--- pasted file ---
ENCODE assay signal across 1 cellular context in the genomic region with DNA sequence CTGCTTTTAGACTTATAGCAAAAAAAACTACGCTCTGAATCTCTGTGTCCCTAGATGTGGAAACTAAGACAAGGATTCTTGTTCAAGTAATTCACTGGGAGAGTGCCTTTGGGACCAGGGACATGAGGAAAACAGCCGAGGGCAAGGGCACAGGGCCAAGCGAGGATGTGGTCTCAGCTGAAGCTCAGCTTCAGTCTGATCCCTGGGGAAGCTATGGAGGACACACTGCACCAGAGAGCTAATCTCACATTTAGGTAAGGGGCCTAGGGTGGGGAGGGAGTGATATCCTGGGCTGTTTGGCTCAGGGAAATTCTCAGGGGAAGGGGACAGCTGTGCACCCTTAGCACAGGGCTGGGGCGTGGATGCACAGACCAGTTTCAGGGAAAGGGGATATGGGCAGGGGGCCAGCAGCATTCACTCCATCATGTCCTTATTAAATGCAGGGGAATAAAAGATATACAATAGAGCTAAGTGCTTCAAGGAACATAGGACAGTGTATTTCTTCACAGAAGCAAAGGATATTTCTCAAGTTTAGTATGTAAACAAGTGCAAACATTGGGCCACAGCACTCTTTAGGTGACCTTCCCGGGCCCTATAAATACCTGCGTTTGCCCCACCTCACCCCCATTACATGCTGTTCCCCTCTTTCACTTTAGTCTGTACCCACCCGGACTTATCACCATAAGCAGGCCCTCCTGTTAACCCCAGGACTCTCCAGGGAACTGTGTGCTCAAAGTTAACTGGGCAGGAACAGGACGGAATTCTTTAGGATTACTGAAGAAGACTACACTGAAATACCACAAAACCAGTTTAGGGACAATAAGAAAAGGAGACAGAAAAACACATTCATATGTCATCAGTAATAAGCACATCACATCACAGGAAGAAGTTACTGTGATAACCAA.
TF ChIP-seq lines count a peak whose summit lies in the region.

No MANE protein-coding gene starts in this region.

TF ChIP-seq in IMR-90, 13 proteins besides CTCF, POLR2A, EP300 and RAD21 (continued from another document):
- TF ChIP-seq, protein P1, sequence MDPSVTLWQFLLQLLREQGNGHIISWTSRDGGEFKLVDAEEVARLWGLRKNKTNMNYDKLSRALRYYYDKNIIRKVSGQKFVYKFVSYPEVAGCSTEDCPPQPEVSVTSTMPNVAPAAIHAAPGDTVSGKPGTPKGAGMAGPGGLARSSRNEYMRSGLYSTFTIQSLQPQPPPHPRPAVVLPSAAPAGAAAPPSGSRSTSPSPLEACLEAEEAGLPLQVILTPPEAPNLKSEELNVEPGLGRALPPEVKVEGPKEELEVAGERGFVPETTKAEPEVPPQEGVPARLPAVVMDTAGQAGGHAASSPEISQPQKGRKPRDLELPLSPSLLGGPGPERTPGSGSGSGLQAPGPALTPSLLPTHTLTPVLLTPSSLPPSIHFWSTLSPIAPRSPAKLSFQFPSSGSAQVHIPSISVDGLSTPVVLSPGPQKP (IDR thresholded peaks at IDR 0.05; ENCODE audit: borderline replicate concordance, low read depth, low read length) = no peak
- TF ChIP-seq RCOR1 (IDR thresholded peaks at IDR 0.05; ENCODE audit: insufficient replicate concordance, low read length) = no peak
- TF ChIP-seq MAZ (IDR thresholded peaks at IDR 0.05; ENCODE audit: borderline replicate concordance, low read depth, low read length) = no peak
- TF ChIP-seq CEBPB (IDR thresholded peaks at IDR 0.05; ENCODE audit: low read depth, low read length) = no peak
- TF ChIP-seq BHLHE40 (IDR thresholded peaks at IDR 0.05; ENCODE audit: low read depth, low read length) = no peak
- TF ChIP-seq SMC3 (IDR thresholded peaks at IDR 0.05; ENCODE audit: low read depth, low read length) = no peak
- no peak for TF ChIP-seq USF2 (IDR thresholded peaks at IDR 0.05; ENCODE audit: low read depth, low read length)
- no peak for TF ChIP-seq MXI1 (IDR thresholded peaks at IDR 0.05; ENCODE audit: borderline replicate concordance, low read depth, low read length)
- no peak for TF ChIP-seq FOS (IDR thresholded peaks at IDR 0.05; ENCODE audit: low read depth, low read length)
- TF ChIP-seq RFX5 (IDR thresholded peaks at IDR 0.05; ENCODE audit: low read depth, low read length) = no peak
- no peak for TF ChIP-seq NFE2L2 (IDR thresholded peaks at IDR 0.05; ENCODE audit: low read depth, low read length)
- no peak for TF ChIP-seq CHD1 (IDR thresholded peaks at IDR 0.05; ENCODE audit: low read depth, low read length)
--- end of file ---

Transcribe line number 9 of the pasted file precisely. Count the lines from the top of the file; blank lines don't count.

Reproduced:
- TF ChIP-seq BHLHE40 (IDR thresholded peaks at IDR 0.05; ENCODE audit: low read depth, low read length) = no peak